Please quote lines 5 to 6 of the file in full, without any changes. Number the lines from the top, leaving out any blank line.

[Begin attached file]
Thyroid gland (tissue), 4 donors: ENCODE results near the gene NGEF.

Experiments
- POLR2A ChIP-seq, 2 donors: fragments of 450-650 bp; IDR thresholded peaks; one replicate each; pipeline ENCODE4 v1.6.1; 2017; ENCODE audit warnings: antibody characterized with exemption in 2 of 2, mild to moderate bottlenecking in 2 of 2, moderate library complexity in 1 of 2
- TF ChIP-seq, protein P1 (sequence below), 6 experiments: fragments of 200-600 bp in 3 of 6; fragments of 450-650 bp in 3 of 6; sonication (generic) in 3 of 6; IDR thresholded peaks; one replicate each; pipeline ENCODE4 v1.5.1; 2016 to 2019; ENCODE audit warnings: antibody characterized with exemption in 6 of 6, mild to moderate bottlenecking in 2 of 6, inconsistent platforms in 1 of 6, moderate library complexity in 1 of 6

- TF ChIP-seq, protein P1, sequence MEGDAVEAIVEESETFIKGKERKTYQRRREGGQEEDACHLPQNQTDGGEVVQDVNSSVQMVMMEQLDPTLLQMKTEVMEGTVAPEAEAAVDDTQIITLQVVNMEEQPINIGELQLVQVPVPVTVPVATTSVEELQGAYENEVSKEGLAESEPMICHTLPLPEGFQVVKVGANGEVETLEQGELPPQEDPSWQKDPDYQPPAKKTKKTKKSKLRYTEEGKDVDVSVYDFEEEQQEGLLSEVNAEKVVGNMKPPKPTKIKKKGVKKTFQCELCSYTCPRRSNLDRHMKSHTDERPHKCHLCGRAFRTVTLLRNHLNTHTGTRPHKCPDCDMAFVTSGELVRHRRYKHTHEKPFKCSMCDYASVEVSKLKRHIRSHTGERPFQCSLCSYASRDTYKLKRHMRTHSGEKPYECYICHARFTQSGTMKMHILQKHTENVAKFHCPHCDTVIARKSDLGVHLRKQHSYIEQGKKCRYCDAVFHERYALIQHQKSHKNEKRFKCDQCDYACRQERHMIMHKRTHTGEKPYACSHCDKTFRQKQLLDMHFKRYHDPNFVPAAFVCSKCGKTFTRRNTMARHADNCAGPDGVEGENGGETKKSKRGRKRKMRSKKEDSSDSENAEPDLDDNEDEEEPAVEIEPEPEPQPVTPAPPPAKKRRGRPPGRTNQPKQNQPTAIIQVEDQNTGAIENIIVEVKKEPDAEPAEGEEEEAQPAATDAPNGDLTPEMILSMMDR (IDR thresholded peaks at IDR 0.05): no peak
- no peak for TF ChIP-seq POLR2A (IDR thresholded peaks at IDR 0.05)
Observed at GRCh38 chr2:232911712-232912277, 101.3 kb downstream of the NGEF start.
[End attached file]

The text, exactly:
- TF ChIP-seq, protein P1, sequence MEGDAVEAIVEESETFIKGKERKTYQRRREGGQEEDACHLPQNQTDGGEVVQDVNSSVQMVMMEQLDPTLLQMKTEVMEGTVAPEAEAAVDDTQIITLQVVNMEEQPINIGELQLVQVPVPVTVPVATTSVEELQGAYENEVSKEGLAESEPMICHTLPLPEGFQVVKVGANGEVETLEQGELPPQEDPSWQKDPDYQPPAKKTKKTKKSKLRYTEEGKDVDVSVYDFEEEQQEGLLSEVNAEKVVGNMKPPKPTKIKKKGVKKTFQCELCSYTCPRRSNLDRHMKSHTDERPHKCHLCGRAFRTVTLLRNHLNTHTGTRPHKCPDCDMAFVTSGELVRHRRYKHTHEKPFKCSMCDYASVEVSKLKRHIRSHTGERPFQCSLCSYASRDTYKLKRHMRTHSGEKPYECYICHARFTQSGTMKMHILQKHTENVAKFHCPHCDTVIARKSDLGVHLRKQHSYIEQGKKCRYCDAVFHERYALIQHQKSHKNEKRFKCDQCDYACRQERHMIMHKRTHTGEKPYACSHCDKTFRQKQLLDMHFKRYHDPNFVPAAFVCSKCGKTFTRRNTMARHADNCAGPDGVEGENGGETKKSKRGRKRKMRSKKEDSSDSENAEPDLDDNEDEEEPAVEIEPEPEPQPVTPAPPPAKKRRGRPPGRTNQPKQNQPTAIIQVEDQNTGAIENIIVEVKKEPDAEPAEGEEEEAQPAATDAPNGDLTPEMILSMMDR (IDR thresholded peaks at IDR 0.05): no peak
- no peak for TF ChIP-seq POLR2A (IDR thresholded peaks at IDR 0.05)